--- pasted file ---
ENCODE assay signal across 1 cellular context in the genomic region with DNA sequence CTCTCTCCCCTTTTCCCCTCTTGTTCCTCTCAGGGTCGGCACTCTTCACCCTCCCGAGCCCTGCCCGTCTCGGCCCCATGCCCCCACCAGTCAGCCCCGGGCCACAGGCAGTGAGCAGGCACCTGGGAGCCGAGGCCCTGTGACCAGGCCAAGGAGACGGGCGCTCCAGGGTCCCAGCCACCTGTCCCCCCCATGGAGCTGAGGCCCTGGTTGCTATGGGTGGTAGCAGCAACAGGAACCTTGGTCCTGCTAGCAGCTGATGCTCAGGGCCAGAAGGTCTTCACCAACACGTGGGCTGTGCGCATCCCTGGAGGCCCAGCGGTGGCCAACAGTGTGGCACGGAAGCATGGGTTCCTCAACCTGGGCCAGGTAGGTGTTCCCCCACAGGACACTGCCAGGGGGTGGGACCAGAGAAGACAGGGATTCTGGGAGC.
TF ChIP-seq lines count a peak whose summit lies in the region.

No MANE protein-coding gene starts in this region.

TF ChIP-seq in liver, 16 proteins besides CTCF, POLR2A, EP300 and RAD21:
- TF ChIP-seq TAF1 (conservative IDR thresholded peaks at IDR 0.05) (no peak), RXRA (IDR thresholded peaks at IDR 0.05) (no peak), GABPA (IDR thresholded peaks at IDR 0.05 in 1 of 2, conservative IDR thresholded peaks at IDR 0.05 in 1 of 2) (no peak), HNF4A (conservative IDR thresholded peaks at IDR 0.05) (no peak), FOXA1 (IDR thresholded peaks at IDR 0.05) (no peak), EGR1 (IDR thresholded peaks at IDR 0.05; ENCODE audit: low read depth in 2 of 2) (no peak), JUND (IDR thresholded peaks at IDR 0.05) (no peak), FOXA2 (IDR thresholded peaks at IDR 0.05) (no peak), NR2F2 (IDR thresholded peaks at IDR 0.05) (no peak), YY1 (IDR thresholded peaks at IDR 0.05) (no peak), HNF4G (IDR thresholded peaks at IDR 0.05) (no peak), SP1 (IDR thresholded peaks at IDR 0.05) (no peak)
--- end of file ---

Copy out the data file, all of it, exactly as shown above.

ENCODE assay signal across 1 cellular context in the genomic region with DNA sequence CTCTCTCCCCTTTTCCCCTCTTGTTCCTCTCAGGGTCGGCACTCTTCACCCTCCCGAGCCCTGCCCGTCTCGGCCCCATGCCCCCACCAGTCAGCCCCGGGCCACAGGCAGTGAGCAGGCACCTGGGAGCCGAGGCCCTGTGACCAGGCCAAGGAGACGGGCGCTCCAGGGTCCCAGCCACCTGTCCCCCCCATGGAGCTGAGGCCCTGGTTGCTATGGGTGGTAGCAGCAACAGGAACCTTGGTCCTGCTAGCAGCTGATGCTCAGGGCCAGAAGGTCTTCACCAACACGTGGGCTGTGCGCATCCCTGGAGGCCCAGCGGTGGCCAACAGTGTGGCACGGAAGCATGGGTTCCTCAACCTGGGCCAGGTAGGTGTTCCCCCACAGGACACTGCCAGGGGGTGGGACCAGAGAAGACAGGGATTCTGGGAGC.
TF ChIP-seq lines count a peak whose summit lies in the region.

No MANE protein-coding gene starts in this region.

TF ChIP-seq in liver, 16 proteins besides CTCF, POLR2A, EP300 and RAD21:
- TF ChIP-seq TAF1 (conservative IDR thresholded peaks at IDR 0.05) (no peak), RXRA (IDR thresholded peaks at IDR 0.05) (no peak), GABPA (IDR thresholded peaks at IDR 0.05 in 1 of 2, conservative IDR thresholded peaks at IDR 0.05 in 1 of 2) (no peak), HNF4A (conservative IDR thresholded peaks at IDR 0.05) (no peak), FOXA1 (IDR thresholded peaks at IDR 0.05) (no peak), EGR1 (IDR thresholded peaks at IDR 0.05; ENCODE audit: low read depth in 2 of 2) (no peak), JUND (IDR thresholded peaks at IDR 0.05) (no peak), FOXA2 (IDR thresholded peaks at IDR 0.05) (no peak), NR2F2 (IDR thresholded peaks at IDR 0.05) (no peak), YY1 (IDR thresholded peaks at IDR 0.05) (no peak), HNF4G (IDR thresholded peaks at IDR 0.05) (no peak), SP1 (IDR thresholded peaks at IDR 0.05) (no peak)